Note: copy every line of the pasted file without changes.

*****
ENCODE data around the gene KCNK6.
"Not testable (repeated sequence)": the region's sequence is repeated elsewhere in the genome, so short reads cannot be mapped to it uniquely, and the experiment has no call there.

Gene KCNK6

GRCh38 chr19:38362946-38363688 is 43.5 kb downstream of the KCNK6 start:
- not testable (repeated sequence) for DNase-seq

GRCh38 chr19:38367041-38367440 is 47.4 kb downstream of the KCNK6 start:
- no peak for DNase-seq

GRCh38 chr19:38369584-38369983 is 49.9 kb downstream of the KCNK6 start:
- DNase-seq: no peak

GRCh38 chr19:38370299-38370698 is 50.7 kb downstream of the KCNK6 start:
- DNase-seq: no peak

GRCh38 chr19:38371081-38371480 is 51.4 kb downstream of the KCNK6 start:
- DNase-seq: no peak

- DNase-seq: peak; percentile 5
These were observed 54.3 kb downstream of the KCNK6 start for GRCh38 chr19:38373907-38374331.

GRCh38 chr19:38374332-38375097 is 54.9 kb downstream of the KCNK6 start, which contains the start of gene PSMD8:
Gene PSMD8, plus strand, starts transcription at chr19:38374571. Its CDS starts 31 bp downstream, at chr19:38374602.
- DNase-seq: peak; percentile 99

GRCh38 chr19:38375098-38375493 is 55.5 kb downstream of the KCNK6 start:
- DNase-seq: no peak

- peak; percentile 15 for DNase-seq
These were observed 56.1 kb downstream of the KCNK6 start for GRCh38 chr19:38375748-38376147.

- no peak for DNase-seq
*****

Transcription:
ENCODE data around the gene KCNK6.
"Not testable (repeated sequence)": the region's sequence is repeated elsewhere in the genome, so short reads cannot be mapped to it uniquely, and the experiment has no call there.

Gene KCNK6

GRCh38 chr19:38362946-38363688 is 43.5 kb downstream of the KCNK6 start:
- not testable (repeated sequence) for DNase-seq

GRCh38 chr19:38367041-38367440 is 47.4 kb downstream of the KCNK6 start:
- no peak for DNase-seq

GRCh38 chr19:38369584-38369983 is 49.9 kb downstream of the KCNK6 start:
- DNase-seq: no peak

GRCh38 chr19:38370299-38370698 is 50.7 kb downstream of the KCNK6 start:
- DNase-seq: no peak

GRCh38 chr19:38371081-38371480 is 51.4 kb downstream of the KCNK6 start:
- DNase-seq: no peak

- DNase-seq: peak; percentile 5
These were observed 54.3 kb downstream of the KCNK6 start for GRCh38 chr19:38373907-38374331.

GRCh38 chr19:38374332-38375097 is 54.9 kb downstream of the KCNK6 start, which contains the start of gene PSMD8:
Gene PSMD8, plus strand, starts transcription at chr19:38374571. Its CDS starts 31 bp downstream, at chr19:38374602.
- DNase-seq: peak; percentile 99

GRCh38 chr19:38375098-38375493 is 55.5 kb downstream of the KCNK6 start:
- DNase-seq: no peak

- peak; percentile 15 for DNase-seq
These were observed 56.1 kb downstream of the KCNK6 start for GRCh38 chr19:38375748-38376147.

- no peak for DNase-seq